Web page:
In my last post I mentioned that I would share another way of doing the 'What's the Question?' activity for Halloween and include a special spooky freebie too!
In THIS post I'll outline the preparation, implementation, modeling guide and differentiation tips to using this Halloween activity. However, instructions are included within the download too.
The freebie contains a set of 30 Halloween themed 'What's the Question?' task cards.
• Print pages 4-8 in color or choose gray scale.
• Laminate the printed pages, then cut out the individual cards (six per page).
• Make blank cards out of white/colored paper (Make the size big enough for your students to write a math word problem on). The other option is to use just regular pieces of paper if you don't have the time.
There are 30 cards in this set. Hopefully, that should be enough for at least one card per student. If you have more than 30 students, you’ll need to either make an extra set of cards OR pair students for the activity (one card per pair).
Students pick one card at random and keep their card a secret. On the blank card (or piece of paper) they must create a math word problem that will equal to the answer on the card that they have. For example, “The answer is 9 pumpkins” – They know that the math question they make must equal 9 and be about pumpkins.
Once they finish writing their word problem, they must write their name on the back and either hand back to you, place in a box or get ready to swap with another student.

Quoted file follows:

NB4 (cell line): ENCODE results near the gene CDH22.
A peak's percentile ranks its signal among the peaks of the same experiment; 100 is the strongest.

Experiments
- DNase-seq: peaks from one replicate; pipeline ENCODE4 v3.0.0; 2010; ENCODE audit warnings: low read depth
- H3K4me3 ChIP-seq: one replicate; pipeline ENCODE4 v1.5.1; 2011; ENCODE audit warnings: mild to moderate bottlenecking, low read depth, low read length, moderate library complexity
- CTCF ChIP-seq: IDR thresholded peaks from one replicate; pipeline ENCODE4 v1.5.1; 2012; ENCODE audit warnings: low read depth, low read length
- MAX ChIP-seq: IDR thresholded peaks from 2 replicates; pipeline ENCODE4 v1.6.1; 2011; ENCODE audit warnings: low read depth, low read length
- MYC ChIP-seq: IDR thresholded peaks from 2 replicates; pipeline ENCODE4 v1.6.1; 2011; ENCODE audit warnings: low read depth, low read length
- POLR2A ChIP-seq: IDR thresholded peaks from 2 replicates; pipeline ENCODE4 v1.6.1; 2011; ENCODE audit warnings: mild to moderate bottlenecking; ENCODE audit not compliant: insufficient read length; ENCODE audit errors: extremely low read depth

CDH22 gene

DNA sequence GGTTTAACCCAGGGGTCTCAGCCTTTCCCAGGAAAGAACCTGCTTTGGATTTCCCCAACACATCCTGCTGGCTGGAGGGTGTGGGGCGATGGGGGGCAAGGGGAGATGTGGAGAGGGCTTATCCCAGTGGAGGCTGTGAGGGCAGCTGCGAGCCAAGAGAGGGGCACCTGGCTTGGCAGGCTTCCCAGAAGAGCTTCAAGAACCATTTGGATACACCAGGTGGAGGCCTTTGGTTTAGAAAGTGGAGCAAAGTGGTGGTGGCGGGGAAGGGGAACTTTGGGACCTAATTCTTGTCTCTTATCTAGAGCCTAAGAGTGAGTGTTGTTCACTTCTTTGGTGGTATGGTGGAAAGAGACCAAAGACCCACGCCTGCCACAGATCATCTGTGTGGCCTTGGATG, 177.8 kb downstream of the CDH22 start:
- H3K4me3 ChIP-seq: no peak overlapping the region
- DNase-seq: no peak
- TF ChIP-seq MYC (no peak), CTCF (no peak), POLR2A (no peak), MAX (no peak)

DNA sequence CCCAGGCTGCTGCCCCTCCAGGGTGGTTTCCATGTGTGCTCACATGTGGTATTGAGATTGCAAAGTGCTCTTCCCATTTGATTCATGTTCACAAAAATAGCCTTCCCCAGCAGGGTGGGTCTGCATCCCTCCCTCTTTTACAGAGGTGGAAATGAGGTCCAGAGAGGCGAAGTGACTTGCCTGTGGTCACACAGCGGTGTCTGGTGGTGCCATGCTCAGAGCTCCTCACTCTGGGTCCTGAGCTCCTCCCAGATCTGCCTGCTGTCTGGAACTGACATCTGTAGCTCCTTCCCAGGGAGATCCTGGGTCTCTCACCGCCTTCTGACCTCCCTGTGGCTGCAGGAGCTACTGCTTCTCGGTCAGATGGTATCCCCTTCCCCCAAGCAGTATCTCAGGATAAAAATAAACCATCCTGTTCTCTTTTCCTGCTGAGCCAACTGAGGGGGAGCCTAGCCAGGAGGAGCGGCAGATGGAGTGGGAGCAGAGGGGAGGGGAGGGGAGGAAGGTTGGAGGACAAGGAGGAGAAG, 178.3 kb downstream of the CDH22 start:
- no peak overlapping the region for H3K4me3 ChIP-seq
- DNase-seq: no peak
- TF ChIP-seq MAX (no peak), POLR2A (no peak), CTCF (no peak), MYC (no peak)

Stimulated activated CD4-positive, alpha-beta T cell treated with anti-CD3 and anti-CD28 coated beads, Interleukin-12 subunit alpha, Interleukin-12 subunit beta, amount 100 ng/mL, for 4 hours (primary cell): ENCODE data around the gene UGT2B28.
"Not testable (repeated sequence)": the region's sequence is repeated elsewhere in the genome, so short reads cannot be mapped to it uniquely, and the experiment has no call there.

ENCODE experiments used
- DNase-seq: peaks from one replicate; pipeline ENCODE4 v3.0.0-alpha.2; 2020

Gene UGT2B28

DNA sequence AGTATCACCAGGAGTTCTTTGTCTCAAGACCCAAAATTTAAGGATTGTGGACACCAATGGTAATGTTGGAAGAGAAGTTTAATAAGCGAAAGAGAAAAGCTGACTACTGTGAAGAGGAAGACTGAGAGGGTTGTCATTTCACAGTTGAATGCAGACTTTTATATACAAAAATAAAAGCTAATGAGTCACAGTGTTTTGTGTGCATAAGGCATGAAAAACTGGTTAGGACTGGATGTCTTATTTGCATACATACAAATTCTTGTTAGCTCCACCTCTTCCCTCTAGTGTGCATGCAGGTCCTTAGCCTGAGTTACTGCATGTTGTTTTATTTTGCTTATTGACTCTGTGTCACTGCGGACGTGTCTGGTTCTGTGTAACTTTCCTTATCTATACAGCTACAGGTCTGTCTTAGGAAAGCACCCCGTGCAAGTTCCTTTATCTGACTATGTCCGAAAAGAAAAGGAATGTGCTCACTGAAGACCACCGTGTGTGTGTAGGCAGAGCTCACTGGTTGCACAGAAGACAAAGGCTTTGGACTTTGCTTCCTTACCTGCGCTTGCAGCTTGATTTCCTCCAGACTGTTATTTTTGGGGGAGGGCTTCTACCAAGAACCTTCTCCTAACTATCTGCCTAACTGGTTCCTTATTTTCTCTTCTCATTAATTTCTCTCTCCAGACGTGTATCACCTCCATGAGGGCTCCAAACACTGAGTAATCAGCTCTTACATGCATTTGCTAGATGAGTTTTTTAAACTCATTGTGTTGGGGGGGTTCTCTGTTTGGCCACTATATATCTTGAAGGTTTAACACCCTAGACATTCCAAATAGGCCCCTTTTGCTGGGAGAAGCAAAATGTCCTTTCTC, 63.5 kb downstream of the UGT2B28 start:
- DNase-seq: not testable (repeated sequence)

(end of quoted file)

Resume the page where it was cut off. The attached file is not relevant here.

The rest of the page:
Give the student made word problems (at random from a box or swapped) to other students. Each student must solve the problem given, and then find the creator of it to see if they answered correctly. Another option is to complete the questions as a class and ‘check in’ with the maker of the word problem to see if it was answered correctly by everyone.
Show them a few examples first!
Modeling how to create a math word problem is recommended before instructing students to do this independently.
Some guided questions could be:
•What must my word problem equal to?
•What math operation will I use?
•Does this equation equal to the number I need?
•What items or characters will be featured in my word problem?
•What will happen to the items or characters in my word problem?
Being Halloween themed, encourage the math word problems to carry on the theme.
Even though the numbers are low, doesn’t mean this is limited to younger students. Challenge higher grades with using division, negative numbers, or create a multi-step word problem.
I hope you and your students enjoy this Halloween Math activity. I plan to make more for future seasonal themes.
You May Also be interested in these fun Educational resources for Halloween...
A 21st century School Teacher, Mother, and Wife.
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